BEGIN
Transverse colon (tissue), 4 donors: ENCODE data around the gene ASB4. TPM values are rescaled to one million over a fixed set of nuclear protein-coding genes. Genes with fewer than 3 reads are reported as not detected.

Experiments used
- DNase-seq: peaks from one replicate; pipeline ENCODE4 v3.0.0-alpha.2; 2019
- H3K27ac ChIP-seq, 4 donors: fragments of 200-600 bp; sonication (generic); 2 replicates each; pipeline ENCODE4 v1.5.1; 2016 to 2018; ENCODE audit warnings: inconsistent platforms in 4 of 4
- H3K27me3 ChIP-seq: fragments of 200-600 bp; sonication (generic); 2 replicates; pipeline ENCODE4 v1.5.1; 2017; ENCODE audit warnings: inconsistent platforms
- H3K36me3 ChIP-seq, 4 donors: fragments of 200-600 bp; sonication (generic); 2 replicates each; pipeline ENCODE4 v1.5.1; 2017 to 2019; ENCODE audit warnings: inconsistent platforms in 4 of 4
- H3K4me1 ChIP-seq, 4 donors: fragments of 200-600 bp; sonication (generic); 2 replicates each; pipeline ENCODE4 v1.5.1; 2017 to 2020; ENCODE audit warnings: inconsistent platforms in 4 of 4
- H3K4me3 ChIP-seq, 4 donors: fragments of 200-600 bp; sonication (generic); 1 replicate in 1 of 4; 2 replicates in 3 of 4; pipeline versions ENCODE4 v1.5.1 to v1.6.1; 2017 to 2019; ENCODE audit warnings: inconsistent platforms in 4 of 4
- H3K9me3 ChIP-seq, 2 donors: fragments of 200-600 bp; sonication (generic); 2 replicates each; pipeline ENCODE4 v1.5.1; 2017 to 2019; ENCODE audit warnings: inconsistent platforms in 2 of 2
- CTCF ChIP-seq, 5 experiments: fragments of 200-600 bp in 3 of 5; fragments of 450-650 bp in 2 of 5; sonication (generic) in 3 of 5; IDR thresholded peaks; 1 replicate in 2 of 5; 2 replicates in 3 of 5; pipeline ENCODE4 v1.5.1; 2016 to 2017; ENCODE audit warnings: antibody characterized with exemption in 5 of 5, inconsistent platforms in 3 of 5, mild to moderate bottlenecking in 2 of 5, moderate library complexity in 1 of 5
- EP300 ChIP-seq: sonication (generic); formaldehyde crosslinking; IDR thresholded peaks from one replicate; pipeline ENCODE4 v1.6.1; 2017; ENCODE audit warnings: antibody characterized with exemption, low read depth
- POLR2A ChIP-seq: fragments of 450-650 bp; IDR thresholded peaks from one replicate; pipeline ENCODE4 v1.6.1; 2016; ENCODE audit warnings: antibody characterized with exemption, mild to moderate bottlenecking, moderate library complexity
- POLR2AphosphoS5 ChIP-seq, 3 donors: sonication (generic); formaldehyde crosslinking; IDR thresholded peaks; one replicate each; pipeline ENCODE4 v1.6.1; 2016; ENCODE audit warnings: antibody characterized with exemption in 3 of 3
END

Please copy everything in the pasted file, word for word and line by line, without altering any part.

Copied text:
Transverse colon (tissue), 4 donors: ENCODE data around the gene ASB4. TPM values are rescaled to one million over a fixed set of nuclear protein-coding genes. Genes with fewer than 3 reads are reported as not detected.

Experiments used
- DNase-seq: peaks from one replicate; pipeline ENCODE4 v3.0.0-alpha.2; 2019
- H3K27ac ChIP-seq, 4 donors: fragments of 200-600 bp; sonication (generic); 2 replicates each; pipeline ENCODE4 v1.5.1; 2016 to 2018; ENCODE audit warnings: inconsistent platforms in 4 of 4
- H3K27me3 ChIP-seq: fragments of 200-600 bp; sonication (generic); 2 replicates; pipeline ENCODE4 v1.5.1; 2017; ENCODE audit warnings: inconsistent platforms
- H3K36me3 ChIP-seq, 4 donors: fragments of 200-600 bp; sonication (generic); 2 replicates each; pipeline ENCODE4 v1.5.1; 2017 to 2019; ENCODE audit warnings: inconsistent platforms in 4 of 4
- H3K4me1 ChIP-seq, 4 donors: fragments of 200-600 bp; sonication (generic); 2 replicates each; pipeline ENCODE4 v1.5.1; 2017 to 2020; ENCODE audit warnings: inconsistent platforms in 4 of 4
- H3K4me3 ChIP-seq, 4 donors: fragments of 200-600 bp; sonication (generic); 1 replicate in 1 of 4; 2 replicates in 3 of 4; pipeline versions ENCODE4 v1.5.1 to v1.6.1; 2017 to 2019; ENCODE audit warnings: inconsistent platforms in 4 of 4
- H3K9me3 ChIP-seq, 2 donors: fragments of 200-600 bp; sonication (generic); 2 replicates each; pipeline ENCODE4 v1.5.1; 2017 to 2019; ENCODE audit warnings: inconsistent platforms in 2 of 2
- CTCF ChIP-seq, 5 experiments: fragments of 200-600 bp in 3 of 5; fragments of 450-650 bp in 2 of 5; sonication (generic) in 3 of 5; IDR thresholded peaks; 1 replicate in 2 of 5; 2 replicates in 3 of 5; pipeline ENCODE4 v1.5.1; 2016 to 2017; ENCODE audit warnings: antibody characterized with exemption in 5 of 5, inconsistent platforms in 3 of 5, mild to moderate bottlenecking in 2 of 5, moderate library complexity in 1 of 5
- EP300 ChIP-seq: sonication (generic); formaldehyde crosslinking; IDR thresholded peaks from one replicate; pipeline ENCODE4 v1.6.1; 2017; ENCODE audit warnings: antibody characterized with exemption, low read depth
- POLR2A ChIP-seq: fragments of 450-650 bp; IDR thresholded peaks from one replicate; pipeline ENCODE4 v1.6.1; 2016; ENCODE audit warnings: antibody characterized with exemption, mild to moderate bottlenecking, moderate library complexity
- POLR2AphosphoS5 ChIP-seq, 3 donors: sonication (generic); formaldehyde crosslinking; IDR thresholded peaks; one replicate each; pipeline ENCODE4 v1.6.1; 2016; ENCODE audit warnings: antibody characterized with exemption in 3 of 3